Author`s name Dmitry Sudakov

Demonstrations and riots: War for the sake of peace

Traumatic weapons, water cannons, poison gas, microwave weapons, and sound weapons are part of the ever-expanding arsenal of the police around the world. Even peaceful demonstrations are violently dispersed. The Western countries seem to have no more democracy and human rights than the "axis of evil." How rallies are dispersed In Russia?

The practice of violent dispersal of peaceful demonstrations is a widespread and old phenomenon. Obviously, commissioned police officers clad in armor and armed with batons are a picture not only of Russian reality. The tradition of rallies dispersal in recent history originated in the 1960s. Then, in European countries and the United States numerous anti-capitalist and left-wing anarchist organizations emerged. The formation of this movement was influenced by different factors, and included struggle for the liberation of the colonies held under the slogan of anti-imperialism, growth of the socialist bloc, the crisis of the capitalist system, and the protests against the Vietnam War (USA). These and other factors have led to the emergence of protest activity in Western countries that often developed into violent confrontation. Among those were Yippie, anti-globalists, and the Black Panthers in the U.S., as well as many other organizations. The resistance movement of the left and anarchist youth seized the two continents separated by the Atlantic Ocean, and caused a tough response from the authorities. Mass demonstrations were dispersed by police in a very rough manner. Back then the capitalist system has proven to the world that it was not a cradle of democracy and freedom, and only the most naive people believe in it. Half a century later nothing has changed.

The dispersal of the protest movement Occupy Wall Street was violent. The police used rubber bullets, water cannons and tear gas. This was a clear example that the U.S. government institution was not willing to negotiate with its own citizens who dared to encroach upon the foundations of the capitalist system. The protesters in this case clearly did not plan a coup and demanded only one thing - a greater equality in the financial sphere.

The Americans are not the only ones vigilantly guarding their interests. Unjustified brutality is regularly exhibited by the police of the majority of the countries that consider themselves civilized. Somehow all democratic norms are put on the back burner when the governments of these countries are faced with a direct expression of the will of the people.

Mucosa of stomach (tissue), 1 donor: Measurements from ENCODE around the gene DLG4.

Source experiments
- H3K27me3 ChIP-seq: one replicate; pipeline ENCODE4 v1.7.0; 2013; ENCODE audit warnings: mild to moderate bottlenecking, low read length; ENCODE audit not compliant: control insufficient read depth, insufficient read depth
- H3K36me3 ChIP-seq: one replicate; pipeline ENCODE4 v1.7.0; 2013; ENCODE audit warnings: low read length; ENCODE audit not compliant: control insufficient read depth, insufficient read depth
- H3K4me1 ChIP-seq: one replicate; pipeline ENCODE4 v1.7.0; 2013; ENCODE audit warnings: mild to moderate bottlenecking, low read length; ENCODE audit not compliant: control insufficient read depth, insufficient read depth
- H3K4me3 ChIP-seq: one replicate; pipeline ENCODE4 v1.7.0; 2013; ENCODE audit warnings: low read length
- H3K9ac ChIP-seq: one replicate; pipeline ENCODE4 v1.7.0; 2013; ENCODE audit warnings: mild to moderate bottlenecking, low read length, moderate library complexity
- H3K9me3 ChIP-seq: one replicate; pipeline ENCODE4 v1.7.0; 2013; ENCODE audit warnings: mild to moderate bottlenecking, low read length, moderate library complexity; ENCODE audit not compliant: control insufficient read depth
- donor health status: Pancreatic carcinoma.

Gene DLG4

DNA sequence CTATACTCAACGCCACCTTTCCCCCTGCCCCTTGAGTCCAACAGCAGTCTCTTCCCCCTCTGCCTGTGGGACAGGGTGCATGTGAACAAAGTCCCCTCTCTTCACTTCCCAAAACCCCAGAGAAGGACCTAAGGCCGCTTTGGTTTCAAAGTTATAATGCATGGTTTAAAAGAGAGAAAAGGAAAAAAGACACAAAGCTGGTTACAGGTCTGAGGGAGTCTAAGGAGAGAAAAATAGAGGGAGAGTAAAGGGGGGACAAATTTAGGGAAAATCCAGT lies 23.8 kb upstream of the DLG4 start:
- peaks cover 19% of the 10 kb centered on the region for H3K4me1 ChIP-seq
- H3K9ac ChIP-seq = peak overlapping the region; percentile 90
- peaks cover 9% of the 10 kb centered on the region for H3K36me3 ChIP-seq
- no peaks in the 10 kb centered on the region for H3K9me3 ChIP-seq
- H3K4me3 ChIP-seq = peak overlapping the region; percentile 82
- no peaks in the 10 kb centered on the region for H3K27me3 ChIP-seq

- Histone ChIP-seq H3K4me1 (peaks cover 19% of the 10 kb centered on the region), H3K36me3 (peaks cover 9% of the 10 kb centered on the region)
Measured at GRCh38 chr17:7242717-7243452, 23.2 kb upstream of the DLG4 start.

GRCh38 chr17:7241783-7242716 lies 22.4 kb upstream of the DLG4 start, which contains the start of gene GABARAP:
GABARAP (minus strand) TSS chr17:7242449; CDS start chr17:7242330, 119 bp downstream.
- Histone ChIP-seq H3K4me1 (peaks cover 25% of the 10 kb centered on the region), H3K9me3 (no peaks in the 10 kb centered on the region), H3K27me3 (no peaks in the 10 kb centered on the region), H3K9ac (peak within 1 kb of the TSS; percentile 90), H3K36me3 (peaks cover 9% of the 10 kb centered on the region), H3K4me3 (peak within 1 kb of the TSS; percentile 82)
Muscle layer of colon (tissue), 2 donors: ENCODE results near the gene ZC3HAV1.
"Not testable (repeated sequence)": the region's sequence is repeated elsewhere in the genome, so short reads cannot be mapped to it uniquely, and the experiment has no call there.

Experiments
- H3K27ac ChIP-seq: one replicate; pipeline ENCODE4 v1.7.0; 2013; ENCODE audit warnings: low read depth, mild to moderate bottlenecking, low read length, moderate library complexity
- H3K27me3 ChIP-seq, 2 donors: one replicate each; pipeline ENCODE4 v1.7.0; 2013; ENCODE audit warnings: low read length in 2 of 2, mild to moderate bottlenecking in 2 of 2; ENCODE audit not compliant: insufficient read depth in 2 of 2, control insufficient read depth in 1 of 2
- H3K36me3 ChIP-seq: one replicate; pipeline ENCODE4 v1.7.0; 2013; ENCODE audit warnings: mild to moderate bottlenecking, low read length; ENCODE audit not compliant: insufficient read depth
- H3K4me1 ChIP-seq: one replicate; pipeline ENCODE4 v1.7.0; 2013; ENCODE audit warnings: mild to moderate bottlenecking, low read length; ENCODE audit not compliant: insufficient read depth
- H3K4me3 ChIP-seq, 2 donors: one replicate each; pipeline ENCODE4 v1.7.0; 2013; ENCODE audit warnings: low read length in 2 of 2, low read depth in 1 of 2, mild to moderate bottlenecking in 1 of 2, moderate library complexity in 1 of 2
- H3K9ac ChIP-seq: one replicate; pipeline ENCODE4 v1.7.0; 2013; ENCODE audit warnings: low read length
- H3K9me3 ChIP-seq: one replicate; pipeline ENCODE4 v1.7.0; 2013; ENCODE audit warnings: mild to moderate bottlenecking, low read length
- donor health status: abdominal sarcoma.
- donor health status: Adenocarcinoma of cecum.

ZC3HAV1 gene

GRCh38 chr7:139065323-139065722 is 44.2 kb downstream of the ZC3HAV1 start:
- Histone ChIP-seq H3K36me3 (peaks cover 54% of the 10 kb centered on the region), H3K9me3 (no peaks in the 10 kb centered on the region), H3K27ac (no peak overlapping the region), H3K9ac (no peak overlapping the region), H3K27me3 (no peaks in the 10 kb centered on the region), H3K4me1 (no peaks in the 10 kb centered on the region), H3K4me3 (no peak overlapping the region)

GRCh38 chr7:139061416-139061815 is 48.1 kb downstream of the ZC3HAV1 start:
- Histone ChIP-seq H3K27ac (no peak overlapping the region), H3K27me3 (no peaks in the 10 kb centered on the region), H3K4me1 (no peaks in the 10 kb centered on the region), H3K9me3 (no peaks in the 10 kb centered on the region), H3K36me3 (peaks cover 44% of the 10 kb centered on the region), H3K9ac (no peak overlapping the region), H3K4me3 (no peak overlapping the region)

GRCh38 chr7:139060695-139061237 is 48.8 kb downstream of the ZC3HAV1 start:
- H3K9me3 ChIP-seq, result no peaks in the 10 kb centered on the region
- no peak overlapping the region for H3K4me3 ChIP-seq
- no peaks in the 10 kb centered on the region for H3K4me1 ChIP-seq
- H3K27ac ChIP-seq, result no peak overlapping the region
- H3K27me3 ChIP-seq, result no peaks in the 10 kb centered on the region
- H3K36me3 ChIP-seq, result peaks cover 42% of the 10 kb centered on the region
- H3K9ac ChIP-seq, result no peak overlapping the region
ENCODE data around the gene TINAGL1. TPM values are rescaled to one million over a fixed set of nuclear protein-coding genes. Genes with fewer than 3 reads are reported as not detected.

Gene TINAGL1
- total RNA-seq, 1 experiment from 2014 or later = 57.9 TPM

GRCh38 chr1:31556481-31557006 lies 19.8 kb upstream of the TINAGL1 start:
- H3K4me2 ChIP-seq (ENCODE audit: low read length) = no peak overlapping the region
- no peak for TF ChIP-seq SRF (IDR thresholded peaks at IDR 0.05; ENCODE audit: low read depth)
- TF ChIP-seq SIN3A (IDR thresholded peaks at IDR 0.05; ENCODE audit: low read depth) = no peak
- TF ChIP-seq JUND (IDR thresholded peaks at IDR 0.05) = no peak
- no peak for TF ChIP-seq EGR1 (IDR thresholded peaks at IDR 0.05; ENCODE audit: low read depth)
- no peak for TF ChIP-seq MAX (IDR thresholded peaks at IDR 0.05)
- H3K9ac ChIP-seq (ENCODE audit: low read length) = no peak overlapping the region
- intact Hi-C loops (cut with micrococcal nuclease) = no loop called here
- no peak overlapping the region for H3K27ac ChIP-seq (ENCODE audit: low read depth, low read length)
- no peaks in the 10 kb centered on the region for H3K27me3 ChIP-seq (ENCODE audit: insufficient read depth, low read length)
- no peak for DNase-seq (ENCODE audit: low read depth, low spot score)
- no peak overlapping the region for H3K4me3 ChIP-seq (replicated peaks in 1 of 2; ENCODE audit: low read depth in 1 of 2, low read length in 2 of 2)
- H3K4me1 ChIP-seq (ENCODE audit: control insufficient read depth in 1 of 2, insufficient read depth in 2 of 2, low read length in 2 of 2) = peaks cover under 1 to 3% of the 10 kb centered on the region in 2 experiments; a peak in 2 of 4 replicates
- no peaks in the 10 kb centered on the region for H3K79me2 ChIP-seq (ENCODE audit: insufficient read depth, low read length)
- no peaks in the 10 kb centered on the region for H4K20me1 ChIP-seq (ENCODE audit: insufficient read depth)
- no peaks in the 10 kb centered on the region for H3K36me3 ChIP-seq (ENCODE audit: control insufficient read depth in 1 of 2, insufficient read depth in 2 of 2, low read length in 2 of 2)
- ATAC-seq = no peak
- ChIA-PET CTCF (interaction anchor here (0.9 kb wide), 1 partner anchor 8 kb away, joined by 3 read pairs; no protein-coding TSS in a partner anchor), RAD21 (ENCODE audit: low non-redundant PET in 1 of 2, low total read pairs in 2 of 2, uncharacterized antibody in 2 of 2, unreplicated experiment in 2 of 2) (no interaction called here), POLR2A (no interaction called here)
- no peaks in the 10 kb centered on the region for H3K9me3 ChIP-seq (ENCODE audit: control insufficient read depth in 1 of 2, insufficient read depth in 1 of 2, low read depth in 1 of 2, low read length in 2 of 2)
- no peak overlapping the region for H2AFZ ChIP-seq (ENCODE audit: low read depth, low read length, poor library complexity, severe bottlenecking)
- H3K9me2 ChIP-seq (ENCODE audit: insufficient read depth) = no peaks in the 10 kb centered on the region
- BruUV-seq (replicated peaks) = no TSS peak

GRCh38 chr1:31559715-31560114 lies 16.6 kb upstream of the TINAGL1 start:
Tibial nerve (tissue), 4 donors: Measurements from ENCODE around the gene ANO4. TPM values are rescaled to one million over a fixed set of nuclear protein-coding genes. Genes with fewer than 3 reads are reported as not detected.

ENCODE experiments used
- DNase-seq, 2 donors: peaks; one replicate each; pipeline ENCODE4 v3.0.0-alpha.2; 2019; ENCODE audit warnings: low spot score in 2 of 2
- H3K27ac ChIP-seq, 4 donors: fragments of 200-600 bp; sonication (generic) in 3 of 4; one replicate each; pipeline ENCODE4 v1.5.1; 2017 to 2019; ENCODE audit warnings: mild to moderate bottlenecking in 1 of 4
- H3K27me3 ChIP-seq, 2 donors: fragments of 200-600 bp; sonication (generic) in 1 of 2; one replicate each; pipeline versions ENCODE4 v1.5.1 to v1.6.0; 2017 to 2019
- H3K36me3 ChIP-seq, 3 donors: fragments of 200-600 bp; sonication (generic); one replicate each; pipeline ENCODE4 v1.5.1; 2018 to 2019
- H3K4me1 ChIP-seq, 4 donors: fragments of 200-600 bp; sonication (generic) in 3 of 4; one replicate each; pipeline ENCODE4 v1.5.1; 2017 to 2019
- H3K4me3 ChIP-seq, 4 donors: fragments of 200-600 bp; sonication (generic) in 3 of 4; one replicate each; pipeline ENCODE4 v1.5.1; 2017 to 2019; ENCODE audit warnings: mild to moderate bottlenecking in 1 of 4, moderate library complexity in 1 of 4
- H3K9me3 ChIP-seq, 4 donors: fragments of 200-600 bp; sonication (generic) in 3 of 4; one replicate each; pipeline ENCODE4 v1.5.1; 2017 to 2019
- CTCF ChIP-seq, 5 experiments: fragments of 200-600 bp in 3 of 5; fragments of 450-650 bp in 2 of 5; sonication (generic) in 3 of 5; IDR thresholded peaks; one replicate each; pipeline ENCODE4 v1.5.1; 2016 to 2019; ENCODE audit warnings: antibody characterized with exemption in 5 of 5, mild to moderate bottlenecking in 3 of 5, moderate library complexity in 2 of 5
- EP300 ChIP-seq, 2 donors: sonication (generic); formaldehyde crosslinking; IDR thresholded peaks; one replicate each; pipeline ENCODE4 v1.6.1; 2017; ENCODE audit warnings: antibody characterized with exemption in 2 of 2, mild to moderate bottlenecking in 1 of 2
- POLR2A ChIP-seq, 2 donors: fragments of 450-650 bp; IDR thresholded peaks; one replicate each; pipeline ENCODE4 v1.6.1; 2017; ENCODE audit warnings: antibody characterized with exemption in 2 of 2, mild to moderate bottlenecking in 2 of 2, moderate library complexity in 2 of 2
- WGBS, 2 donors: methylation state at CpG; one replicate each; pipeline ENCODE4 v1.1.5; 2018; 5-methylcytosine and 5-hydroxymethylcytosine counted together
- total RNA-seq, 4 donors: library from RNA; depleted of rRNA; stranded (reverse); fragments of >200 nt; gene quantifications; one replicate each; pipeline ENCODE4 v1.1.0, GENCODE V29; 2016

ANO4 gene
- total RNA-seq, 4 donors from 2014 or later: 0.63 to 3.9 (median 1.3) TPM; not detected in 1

In Spain, a deep economic crisis has generated a widespread discontent among the population. Regular street demonstrations have become commonplace, but the police disperse these demonstrations time and again. For example, during a July rally where people demanded the resignation of the prime minister suspected of corruption at least 13 people were injured by the police who beat them with batons and used rubber bullets.

Unfortunately, rubber bullets in reality are not that harmless and can cause injuries that may lead to death.

In the UK, the police also used very dangerous means of suppression. Rubber bullets were used repeatedly in this country, for example, during the acceleration of student protests in 2011, as well as on many other occasions.

The Israeli police are infamous for their cruelty. For example, Israel has developed special sonic weapons that create a strong sound wave. These weapons will replace tear gas and rubber bullets in the future. If a person is located closer than ten meters from the gun they may die, not to mention a lifelong deafness.

The German government is also not particularly soft with regards to manifestations of civic consciousness. For example, on June 1st of this year a peaceful rally was brutally dispersed in Frankfurt despite the fact that this was an authorized demonstration against EU banks. The rally gathered 7,000 people. Likely they were not planning to smash and seize administrative agencies. The protesters included old people, women and even disabled, but they all were attacked by the police that used gas and batons. Over 100 people were injured, many arrested.